DEFINITION of 'Yield Variance'
The difference between actual output and standard output of a production or manufacturing process, based on standard inputs of materials and labor. The yield variance is valued at standard cost. Yield variance is generally unfavorable, i.e., actual output is less than standard or expected output, and only rarely favorable.
INVESTOPEDIA EXPLAINS 'Yield Variance'
For example, if 1,000 units of a product is the standard output based on 1,000 kilograms of materials in an 8hour production unit, and the actual output is 990 units, there is an unfavorable yield variance of 10 units. If the standard cost is $25 per unit, the unfavorable yield variance would be $250.
RELATED TERMS

Variance
The spread between numbers in a data set, measuring Variance ... 
Efficiency Variance
The difference between the theoretical amount of inputs required ... 
Budget Variance
A periodic measure used by governments, corporations or individuals ... 
Portfolio Variance
The measurement of how the actual returns of a group of securities ... 
Analysis Of Variance  ANOVA
A statistical analysis tool that separates the total variability ... 
Occupational Safety And Health ...
Law passed in 1970 to encourage safer workplace conditions in ...
Related Articles

Markets
Using Historical Volatility To Gauge Future Risk
Use these calculations to uncover the risk involved in your investments. 
Investing Basics
Regression Basics For Business Analysis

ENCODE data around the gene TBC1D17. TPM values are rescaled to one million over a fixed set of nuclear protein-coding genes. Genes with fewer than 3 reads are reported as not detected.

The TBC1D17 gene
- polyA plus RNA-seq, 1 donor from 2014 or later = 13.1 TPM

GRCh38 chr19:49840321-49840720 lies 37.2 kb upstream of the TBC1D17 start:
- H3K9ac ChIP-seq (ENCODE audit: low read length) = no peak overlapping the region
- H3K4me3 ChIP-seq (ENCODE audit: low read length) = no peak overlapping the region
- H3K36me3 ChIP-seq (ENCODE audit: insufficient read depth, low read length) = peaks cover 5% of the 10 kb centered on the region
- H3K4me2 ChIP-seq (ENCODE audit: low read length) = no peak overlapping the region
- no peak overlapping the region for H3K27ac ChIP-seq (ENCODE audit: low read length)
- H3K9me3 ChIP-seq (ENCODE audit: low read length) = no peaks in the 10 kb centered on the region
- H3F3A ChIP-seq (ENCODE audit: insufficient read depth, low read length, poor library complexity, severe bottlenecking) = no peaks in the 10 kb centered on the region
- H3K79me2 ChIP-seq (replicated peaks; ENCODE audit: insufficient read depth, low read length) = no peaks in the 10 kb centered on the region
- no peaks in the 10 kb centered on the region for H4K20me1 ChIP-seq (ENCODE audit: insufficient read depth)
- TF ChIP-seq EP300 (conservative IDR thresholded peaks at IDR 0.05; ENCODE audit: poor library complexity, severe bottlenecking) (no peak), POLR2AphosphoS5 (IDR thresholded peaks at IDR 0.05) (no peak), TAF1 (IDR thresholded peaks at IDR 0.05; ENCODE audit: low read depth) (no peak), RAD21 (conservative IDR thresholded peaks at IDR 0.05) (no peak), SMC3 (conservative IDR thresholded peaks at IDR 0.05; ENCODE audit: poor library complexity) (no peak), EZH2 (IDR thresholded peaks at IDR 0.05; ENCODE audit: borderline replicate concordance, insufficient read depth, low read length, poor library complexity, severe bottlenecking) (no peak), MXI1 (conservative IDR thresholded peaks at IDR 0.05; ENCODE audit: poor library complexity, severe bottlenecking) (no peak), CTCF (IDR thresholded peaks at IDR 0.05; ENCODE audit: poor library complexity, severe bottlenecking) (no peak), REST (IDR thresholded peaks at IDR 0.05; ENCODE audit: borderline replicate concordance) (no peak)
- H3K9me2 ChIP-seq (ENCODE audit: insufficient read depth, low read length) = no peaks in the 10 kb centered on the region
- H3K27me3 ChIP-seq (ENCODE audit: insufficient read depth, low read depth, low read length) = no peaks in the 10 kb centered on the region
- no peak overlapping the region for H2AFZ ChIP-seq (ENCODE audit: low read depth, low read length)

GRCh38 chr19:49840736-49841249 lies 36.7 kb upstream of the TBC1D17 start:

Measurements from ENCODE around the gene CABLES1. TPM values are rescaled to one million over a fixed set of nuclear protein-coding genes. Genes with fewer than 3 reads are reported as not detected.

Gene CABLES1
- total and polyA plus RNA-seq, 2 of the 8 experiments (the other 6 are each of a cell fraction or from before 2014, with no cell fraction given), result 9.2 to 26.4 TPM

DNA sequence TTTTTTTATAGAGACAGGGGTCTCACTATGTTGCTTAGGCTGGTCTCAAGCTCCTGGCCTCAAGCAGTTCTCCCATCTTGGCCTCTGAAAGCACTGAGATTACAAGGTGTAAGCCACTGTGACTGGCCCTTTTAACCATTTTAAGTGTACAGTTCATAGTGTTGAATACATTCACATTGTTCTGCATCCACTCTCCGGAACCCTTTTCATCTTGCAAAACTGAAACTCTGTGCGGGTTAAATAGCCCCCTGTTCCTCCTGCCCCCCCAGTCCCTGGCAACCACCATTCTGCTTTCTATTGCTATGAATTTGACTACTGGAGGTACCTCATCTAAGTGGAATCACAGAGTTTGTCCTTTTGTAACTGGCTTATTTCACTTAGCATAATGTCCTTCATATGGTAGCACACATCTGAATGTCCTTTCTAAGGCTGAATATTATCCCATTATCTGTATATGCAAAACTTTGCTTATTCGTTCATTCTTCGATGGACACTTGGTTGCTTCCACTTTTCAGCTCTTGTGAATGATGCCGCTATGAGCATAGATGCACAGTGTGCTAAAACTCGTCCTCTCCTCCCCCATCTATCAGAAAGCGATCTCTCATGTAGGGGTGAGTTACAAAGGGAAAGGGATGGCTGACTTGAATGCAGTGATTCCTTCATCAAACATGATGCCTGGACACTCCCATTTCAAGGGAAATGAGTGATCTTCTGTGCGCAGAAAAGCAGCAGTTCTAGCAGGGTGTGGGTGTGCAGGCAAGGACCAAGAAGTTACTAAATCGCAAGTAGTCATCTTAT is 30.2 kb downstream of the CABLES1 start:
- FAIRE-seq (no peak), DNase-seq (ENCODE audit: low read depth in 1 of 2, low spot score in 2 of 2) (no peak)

This tool is easy to use and can provide valuable information on financial analysis and forecasting. Find out how. 
Bonds & Fixed Income
Find The Highest Returns With The Sharpe Ratio
Learn how to follow the efficient frontier to increase your chances of successful investing. 
Options & Futures
An Introduction To Value at Risk (VAR)
Volatility is not the only way to measure risk. Learn about the "new science of risk management". 
Investing Basics
What are the main differences and similitudes between Money Flow & Real Flow?
Learn the meaning of the terms "money flow" and "real flow," and find out how they relate to each other as they are used in the circular flow of income. 
Investing Basics
What are the main differences and similarities between Money Flow and Real Flow?
Learn the meaning of the terms "money flow" and "real flow," and find out how they relate to each other as they are used in the circular flow of income. 
Fundamental Analysis
What is the most widely used gearing ratio?
Understand the most commonly used gearing, or leverage, ratio used to evaluate a company's financial condition, the debt to equity ratio. 
Fundamental Analysis
What is the first day of the fourth quarter?
Learn about different financial years used by various companies. Explore when the fourth quarter begins on October 1st and when it does not. 
Investing
What's a Merger?
Mergers are not the same as acquisitions. In an acquisition, one company buys and subsumes another company, leaving only the buyer in place. In most mergers, both companies merge to form an entirely ... 
Investing
More is Less: Diminishing Marginal Returns
In formal economic terms, the law of diminishing marginal returns states that as the number of new employees increases, the marginal product of an additional employee will at some point be less ...